Tag Archives: deconstructed realism

A Piece of Me #05, oil on panel over cotton. 21 x 13.3 cm or 5 1/4 x 8 1/4 in.

A Piece of Me #05, oils

Underdrawing for A Piece of Me #05.

Underdrawing for A Piece of Me #05.

A Piece of Me #05, oil on panel over cotton. 21 x 13.3 cm or 5 1/4 x 8 1/4 in.

A Piece of Me #05, oil on panel over cotton. 21 x 13.3 cm or 5 1/4 x 8 1/4 in.

I can’t believe it, but this panel marks the end of the line. It’s the final oil panel as well as the final panel in the whole project of sixty-four. Soon begins the work of mounting and assembling. And from there, tweaking decisions. I am expecting and welcoming a certain amount of visual dissonance but I also know that (just like in American politics) too much dissonance can destroy the unitive vibration of the whole. So there may be some changes to make? We’ll see. But for now there’s cause to celebrate! The champagne is in the fridge. It’s been almost two years.

So again, this was the last panel. One quarter of my face. For those of you who have been following this project you will remember that in any particular medium I tend to leave the more important/challenging panels for the last. I begin with the abstract compositions, then proceed to the body parts compositions, then the complex figurative groupings, leaving my face (which was cut up into four sections) for the last.

To render this panel I began with the underdrawing in pen and ink over a yellow imprimatura. See above, right. Then I covered the face area with an underpainting of terra verte (green) and let it dry. After a few days I laid in a  clear glaze and set to work, moving from background to foreground. There was: the back wall, two heads of hair and one face. After three hours of work I had achieved what I was looking for – a rendering of the forms with spontaneity and freshness. I’ll leave it to dry and see if anything else begs for my attention. But I’m pleased with what I have so far. If I make further changes they will be small ones.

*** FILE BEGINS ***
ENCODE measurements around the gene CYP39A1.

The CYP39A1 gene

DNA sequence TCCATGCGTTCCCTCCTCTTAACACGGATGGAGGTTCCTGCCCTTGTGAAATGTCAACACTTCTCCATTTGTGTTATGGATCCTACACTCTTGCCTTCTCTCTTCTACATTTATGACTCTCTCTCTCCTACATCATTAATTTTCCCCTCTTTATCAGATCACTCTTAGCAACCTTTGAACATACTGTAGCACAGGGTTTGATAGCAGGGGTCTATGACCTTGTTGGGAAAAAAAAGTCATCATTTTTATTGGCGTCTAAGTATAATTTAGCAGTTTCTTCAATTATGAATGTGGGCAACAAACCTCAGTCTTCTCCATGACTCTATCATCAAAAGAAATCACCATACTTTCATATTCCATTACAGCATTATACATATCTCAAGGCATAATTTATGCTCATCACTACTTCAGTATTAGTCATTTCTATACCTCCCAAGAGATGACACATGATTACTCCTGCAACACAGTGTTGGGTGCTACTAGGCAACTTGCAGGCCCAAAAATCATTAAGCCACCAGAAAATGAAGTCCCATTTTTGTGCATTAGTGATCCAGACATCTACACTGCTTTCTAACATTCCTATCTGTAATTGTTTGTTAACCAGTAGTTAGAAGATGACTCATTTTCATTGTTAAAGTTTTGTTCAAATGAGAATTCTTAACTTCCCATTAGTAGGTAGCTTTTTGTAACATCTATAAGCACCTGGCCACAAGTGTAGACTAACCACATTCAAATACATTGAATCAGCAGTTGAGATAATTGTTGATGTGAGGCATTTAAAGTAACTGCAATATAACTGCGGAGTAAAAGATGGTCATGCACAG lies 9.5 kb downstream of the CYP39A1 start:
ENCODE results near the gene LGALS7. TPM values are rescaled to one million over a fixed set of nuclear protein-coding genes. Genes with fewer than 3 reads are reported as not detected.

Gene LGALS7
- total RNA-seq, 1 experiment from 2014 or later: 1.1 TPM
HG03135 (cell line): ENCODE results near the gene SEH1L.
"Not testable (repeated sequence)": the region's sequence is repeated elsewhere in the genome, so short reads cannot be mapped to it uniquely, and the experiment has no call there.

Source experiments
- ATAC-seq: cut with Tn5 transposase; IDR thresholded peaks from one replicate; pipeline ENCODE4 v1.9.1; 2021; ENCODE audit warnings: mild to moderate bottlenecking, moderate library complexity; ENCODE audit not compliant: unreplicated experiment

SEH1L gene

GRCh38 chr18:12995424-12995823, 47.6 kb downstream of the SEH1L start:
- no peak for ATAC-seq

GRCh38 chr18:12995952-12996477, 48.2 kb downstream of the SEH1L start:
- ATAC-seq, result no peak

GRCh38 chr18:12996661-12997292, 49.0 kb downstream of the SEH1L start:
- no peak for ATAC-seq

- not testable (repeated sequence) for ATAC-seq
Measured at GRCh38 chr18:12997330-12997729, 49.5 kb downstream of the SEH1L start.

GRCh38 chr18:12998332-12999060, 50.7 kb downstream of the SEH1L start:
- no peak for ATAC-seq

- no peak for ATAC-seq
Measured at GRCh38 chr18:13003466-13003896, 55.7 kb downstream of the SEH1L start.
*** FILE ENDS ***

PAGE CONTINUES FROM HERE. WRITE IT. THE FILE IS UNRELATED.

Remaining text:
A Piece of Me #20, oil on panel over collage. 21 x 13.3 cm or 5 1/4 x 8 1/4 in.

A Piece of Me #20, oils

A Piece of Me #20, oil on panel over collage. 21 x 13.3 cm or 5 1/4 x 8 1/4 in.

A Piece of Me #20, oil on panel over collage. 21 x 13.3 cm or 5 1/4 x 8 1/4 in.

A Piece of Me #20, underdrawing over collage..

A Piece of Me #20, underdrawing over collage..

Collage on panel. What can I say? These kinds of panels go quickly. The oil level took me just two hours. Sometimes I think I should put more time into them on the final stages but then I remember how much time I put into getting the collages right, so I don’t.

This time around I did the underdrawing slightly differently though (pictured to the right). The panel posed a further challenge after resolving the underdrawing adhesion issues that I had had earlier. That’s because I didn’t want to create a large cross-hatched value using a pen nib for the black shirt area. instead I wanted to set in a darker wash quickly and easily, plus I knew the collage with its uneven surfaces would present challenges to a pen nib, anyway. So I mixed up a thin wash of mars black oil paint and laid it in with a brush. After a few days of drying time it helped me to achieve a dark, undulating mass rather quickly.